Wednesday, September 2, 2009

Iconic Paris - the ET

Tuesday 1 September 2009

It was a later start this morning. Although Helen would not admit to it, I could see that she needed sleep. We got up to a cool and wet morning. Very Parée! And yet the light is amazing - as Hels puts it beige on beige, oh no, make that champagne on champagne, but oh so elegant. Bum around just talking. I wash some clothes - the first washing I have done since leaving home (ah yes, thats right, Michael is in the Somme).

Skype is amazing tool - just imagine, if you close your eyes, you can really imagine that you are in the room with whoever you are talking with. Helen Skypes in to the family. I think that it will help Soph and Erin just to be able to see their mum each day. We work out that if we are online about 9 am then the girls and Greg are just arriving home from school - a good time to chat, before they get dinner.

OMG do you know what is exciting Helen? The sound of the police sirens! That is one of the dangers of travelling for a long time - you get used to the everyday and so no longer even hear them. But yes, they are different to home and at first they are exciting.

My sister Siobán is having a major operation today - Mum has flown to Brisbane where she has flown to from Port Moresby. I phone in because I have just found out that it is today (thanks Damien for letting me know) to catch Mum as she is waiting for the doctor - Siobán is prepped. So I'll catch up with them later tonight.

Its about 10:30 am and with no food in the unit, we head out to find some breakfast. We walk up the street passed Le Pont du Seine where we ate last night and keep walking in the direction of the Eiffel Tower, but find no other eateries in this direction, so we turn back. Next door to the restaurant is a brasserie/café and in we go and sit at two tables (cos we can, they are not busy) looking out across the street and to the rail bridge. Deux Café American, deux jus d'orange, deux croque monsieur. (Two american coffees, two orange juices and two ham and cheese toasted sandwiches). Ah, gay Parée! I thought that it was interesting that the waiter handed us English menus as soon as we sat - gosh, are we that obvious!

We sit, drinking in the atmosphere. Just sit. And look. And listen. And watch. We see not only the tourists as they push towards the tower, sometimes a little unsure, often a little nervous, but also the everyday around us. We see the local young guy handing out leaflets to passing motorists as they stop at the lights - and I amazed that most of them wind down the windows and take his leaflet - hah! us in Australia would tell them where to get off, or just ignore them. We see a young African (the city of full of them) flogging umbrellas to the unprepared getting off the metro - all with the Effiel Tower silhouette emblazed on it. We see a Parisian mother and daughter, cool, aloof and dressed rather eclectically but assured and looking beautiful not because they know that they are, but because they are just confident in who they are!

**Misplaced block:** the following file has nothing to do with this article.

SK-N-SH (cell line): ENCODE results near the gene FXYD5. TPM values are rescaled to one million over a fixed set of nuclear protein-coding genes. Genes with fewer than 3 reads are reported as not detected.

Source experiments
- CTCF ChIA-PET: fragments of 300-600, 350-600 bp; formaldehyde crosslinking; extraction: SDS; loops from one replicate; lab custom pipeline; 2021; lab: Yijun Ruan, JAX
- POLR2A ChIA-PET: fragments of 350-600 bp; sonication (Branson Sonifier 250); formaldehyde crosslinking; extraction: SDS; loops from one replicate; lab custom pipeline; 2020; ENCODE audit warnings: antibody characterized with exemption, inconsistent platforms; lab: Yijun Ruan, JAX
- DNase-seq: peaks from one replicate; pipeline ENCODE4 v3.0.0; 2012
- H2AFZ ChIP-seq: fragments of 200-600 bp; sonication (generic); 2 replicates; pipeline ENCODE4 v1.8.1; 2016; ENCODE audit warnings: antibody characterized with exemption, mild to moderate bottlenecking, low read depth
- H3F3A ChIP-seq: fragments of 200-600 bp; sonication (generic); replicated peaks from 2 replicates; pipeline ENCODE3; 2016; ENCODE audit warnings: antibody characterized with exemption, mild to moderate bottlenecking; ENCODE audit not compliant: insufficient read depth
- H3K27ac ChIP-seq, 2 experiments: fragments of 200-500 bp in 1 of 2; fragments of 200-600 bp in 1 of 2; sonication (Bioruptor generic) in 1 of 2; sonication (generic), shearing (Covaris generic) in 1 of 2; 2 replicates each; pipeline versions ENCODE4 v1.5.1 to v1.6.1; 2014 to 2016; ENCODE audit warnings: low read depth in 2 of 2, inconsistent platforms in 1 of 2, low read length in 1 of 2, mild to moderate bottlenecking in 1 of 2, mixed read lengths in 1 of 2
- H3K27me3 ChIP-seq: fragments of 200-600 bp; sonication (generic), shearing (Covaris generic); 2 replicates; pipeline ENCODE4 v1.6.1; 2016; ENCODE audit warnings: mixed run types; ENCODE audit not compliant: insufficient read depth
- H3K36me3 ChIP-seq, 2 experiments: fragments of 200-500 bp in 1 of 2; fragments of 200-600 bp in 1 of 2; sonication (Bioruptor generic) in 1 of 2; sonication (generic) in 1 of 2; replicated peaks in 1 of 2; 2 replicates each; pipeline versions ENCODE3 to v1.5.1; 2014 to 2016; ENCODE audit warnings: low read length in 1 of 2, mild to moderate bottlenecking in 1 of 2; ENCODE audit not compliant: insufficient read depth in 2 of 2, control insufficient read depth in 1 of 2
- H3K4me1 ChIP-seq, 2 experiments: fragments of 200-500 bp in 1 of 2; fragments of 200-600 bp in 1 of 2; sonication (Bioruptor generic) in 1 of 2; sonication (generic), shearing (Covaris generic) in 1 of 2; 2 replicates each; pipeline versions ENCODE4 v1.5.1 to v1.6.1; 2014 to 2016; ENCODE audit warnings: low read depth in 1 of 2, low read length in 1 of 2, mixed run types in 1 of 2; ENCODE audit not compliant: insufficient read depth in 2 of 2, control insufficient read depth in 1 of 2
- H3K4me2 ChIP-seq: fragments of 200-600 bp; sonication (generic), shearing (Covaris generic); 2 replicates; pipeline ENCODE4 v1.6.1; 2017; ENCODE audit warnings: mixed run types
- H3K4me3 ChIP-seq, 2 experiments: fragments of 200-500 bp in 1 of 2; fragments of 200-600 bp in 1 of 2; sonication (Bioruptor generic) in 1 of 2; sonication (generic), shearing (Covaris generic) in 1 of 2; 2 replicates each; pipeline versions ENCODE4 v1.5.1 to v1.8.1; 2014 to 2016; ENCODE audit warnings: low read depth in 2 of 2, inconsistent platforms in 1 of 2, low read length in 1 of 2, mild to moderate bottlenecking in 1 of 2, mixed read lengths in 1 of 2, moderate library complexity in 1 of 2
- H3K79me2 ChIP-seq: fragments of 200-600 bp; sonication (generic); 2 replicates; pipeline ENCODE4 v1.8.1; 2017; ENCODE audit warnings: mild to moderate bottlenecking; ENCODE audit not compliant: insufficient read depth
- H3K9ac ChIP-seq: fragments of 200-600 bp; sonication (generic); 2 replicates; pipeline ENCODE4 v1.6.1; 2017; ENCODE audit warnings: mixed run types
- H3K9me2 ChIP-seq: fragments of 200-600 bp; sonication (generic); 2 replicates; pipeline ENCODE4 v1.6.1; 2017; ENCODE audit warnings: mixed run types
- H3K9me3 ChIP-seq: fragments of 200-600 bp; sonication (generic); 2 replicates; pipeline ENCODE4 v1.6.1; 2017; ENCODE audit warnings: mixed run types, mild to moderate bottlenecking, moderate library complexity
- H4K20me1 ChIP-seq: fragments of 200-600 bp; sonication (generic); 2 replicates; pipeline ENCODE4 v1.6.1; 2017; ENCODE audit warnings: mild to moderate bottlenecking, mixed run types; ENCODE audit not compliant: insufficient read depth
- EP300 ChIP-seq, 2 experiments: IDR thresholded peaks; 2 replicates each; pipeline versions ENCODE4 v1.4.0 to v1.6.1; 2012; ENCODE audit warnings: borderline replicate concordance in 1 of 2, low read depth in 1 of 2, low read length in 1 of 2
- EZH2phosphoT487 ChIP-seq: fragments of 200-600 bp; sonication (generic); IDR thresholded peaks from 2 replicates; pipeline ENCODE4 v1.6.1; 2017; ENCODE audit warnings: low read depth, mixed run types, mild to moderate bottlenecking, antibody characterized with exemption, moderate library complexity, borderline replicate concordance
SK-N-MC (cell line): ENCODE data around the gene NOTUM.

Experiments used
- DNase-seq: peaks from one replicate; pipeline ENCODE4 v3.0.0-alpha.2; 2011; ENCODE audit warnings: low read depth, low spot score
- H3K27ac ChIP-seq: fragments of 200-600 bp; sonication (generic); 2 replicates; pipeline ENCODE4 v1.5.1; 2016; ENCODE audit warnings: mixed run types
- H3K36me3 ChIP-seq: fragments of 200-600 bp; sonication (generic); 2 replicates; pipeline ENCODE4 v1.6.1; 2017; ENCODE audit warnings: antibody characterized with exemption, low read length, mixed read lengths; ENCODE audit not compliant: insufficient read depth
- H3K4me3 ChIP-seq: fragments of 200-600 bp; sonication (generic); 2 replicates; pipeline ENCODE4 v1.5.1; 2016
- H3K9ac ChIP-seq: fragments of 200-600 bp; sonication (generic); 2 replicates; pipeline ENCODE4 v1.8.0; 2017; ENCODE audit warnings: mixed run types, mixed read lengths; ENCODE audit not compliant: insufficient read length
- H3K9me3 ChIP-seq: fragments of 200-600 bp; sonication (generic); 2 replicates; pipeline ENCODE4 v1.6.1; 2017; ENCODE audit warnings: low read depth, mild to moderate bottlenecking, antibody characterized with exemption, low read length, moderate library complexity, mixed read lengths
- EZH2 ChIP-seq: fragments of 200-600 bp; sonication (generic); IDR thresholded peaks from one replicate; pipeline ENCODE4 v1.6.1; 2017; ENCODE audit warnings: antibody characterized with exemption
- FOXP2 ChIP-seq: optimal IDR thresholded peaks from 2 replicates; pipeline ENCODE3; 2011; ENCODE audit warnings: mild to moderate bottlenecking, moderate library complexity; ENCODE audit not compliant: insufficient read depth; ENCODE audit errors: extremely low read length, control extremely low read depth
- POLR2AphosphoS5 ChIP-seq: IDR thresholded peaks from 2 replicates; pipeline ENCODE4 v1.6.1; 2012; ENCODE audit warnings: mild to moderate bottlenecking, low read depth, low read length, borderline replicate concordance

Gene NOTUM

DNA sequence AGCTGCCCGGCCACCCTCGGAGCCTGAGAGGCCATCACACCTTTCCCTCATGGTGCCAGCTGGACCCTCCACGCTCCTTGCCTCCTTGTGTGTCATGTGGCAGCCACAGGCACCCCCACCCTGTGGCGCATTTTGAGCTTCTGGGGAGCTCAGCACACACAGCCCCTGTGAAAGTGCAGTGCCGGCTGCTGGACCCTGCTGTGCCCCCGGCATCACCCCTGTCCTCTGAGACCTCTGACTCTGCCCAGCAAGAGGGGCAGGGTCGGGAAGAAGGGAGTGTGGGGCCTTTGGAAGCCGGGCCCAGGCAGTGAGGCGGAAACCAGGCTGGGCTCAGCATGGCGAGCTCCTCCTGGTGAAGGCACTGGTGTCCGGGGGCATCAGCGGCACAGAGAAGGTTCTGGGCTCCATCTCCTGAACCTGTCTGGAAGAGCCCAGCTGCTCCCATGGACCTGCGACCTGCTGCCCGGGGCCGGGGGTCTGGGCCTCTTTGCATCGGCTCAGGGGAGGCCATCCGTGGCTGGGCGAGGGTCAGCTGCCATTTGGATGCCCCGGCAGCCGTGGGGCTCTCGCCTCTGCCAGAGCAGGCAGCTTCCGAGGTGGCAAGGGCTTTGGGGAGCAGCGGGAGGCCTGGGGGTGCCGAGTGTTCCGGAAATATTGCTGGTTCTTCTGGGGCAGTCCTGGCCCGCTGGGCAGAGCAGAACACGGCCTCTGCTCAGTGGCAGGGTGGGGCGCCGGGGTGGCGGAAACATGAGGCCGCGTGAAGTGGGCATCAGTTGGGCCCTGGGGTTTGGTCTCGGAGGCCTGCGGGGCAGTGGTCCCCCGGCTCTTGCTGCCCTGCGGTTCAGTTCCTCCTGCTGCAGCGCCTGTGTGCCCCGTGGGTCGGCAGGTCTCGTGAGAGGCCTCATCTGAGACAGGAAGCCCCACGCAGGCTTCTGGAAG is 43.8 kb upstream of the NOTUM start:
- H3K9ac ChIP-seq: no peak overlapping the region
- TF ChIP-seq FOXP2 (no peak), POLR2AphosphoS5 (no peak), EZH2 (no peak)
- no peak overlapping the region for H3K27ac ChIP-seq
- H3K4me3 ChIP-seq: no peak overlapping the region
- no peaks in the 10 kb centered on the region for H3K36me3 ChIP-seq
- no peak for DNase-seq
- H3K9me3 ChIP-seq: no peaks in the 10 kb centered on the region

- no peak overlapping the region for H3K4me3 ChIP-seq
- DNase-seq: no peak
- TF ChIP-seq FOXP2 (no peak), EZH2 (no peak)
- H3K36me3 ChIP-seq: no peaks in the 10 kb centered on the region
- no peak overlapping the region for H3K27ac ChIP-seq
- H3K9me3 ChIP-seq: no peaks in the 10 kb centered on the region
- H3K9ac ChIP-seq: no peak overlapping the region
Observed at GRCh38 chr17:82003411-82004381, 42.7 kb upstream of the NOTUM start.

Oh my god. These croque monsieur are divine. The cheese has a magical crust and so creamy underneath. Yummo! There is a nice small salad on the side, but I am oh so over salads (cos you get them with every meal!) - just give me some nice v-e-g-e-t-a-b-l-e-s!

And we see two police on bikes pull up a delivery driver who is just about to pull away from his illegal parking spot outsidethe cafe. Ah, but that is not why they are pulling him up! They had ridden between the lanes of traffic and had smelt the joint he was smoking! The world around here just stopped and watched. The poor boy was mortified. He was frisk searched in full view of everyone, his jacket was emptied etc etc etc. Oh it was fun watching.

The rain is really set in. We head off to look for the local supermarket that I know is just down the street. And gee - there it is. Very IGA-ish as Helen described! But with grog!!! We buy staples - a Ficelle - a long thin loaf of bread, pain de choclat, and one with rhubarb (hello darling), a couple of different cheeses - reblochon and boursin, a bottle of rose and one of red, garlic olives, tarama and some fruit - bananas, green grapes and raspberries. Its too wet to go anywhere out in the open, so we opt to go back to the apartment.

My legs are killing me today - stairs yesterday I guess and hauling luggage! Neither of us has had enough sleep either. And so the best way to spend a wet and windy time - ha ha take to bed with a book. Well, maybe not even the book. We both slept despite the noise from the busy street below us. Actually, we slept 6 hours! So we obviously needed it! We woke after 6 pm really refreshed. And the afternoon light is just getting to that really beautiful type.

We set out to go and explore that iconic symbol that is more Parisian than Paris. The ET. The Eiffel Tower. We are staying just less than a kilometre from it. As we come passed the Australian Embassy we begin to see more and more of it towering over the trees. Its not long before I can point out to Helen the base of one of the piers.